Facebook & Apple cover workers' egg freezing
NASHVILLE (BP) -- A rise in the single population and the emergence of employers paying for female workers to freeze their eggs may indicate that America has wandered further from biblical sexual morality.
"The sexual revolution is the governing principle of our time," Andrew Walker, director of policy studies for Southern Baptists' Ethics & Religious Liberty Commission, told Baptist Press. The refusal of many sexually active people to marry and bear children indicates that "ultimately it's the god of eros that's reigning today."
The population of Americans over 16 who are single has eclipsed 50 percent for the first time since the government began compiling such statistics in 1976, Bloomberg reported. That includes 30.4 percent of American adults who have never married and 19.8 percent who are divorced, separated or widowed.
Meanwhile, Facebook and Apple have announced they will pay for female employees to freeze their eggs -- a move The New York Times said "could be seen as paying women to put off childbearing."
In January Facebook began covering up to $20,000 for female employees to freeze their eggs, the Times reported. Apple told NBC News it will begin covering egg freezing in January 2015, joining companies like Citigroup, JP Morgan Chase and Microsoft which offer similar benefits.
Walker believes the rise of singleness and employer offers of egg freezing are related, both reflecting a devaluation of marriage.
God has given some people the gift of singleness as described in 1 Corinthians 7, Walker said, yet a large number of singles are seeking sexual fulfillment outside marriage and refusing to channel their desires in a husband-wife union. The freezing of eggs may indicate that some people want to separate the bearing of children from a one-flesh union between husband and wife, Walker said.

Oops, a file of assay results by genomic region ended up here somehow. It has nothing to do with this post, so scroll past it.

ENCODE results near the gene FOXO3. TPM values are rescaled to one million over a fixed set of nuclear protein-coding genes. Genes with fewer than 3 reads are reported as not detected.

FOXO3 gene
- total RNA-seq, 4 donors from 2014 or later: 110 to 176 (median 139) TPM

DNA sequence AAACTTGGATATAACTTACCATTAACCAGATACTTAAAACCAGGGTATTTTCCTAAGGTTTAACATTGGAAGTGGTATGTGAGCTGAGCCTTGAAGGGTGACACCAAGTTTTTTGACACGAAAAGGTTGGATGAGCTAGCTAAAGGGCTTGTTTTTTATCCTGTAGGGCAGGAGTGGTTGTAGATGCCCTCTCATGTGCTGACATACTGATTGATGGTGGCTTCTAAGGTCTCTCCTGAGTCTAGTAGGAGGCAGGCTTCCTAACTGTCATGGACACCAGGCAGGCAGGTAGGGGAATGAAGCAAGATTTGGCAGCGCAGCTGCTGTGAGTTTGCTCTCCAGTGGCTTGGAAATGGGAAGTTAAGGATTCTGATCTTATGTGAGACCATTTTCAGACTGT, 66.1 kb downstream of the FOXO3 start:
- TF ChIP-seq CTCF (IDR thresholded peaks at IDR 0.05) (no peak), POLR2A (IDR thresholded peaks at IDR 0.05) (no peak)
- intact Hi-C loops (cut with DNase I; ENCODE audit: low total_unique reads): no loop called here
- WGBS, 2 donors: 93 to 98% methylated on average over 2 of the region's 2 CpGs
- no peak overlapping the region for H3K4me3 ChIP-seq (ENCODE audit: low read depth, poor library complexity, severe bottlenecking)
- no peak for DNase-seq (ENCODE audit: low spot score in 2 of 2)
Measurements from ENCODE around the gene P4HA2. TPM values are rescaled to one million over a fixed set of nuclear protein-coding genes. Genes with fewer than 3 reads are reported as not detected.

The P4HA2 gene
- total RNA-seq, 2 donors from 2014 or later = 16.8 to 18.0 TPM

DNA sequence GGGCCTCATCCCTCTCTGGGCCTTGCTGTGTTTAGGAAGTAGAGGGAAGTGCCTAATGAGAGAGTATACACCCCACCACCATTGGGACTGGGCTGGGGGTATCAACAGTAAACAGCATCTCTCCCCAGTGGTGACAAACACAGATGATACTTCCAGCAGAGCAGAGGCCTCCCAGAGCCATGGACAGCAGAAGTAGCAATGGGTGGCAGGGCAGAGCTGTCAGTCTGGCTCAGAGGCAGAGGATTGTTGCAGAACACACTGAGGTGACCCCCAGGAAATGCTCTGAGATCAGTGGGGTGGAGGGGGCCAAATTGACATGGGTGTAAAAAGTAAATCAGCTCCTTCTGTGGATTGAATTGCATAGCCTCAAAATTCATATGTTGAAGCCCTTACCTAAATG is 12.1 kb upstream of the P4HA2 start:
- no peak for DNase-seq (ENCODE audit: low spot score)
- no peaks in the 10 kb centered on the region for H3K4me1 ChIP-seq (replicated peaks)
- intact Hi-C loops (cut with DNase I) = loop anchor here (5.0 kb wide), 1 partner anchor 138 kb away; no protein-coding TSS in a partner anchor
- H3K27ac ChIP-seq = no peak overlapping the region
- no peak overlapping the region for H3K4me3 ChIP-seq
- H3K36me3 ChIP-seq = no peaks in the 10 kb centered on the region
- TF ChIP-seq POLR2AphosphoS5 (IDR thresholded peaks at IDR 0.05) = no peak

"The main reason" marriage is "breaking down is that the goods of marriage" like children and intimacy are now "attainable outside of marriage," Walker said. When those things "can be attained outside of marriage," some may ask "why do you need to enter marriage in the first place?"
Additionally, Walker fears that employer-paid egg freezing could lead to the destruction of embryos. Often women who freeze their eggs later attempt in vitro fertilization, where sperm is used to fertilize the egg in a laboratory and then a tiny human is implanted in the woman's uterus. Unless conducted within strict ethical parameters, in vitro fertilization can involve the indefinite freezing of embryos or even their destruction.
Although some reports have touted egg freezing as a way to delay child bearing, the Times reported that women under 35 have only a 10 to 12 percent chance of giving birth per egg, and women over 35 have a 6 to 8 percent chance or lower.
Egg freezing involves a two-week process of hormone injections and extraction under sedation, The Times reported. Generally it takes another two weeks for the patient to feel back to normal, and a cycle of extraction costs up to $15,000, with many doctors recommending more than one cycle. Storing the eggs costs about $500 per year.
Larry Mayberry, a pastor in New York City, confronts the issues of delayed marriage and child rearing on a regular basis. He told BP his church is attempting to teach singles that marriage is a covenant and not a consumer product.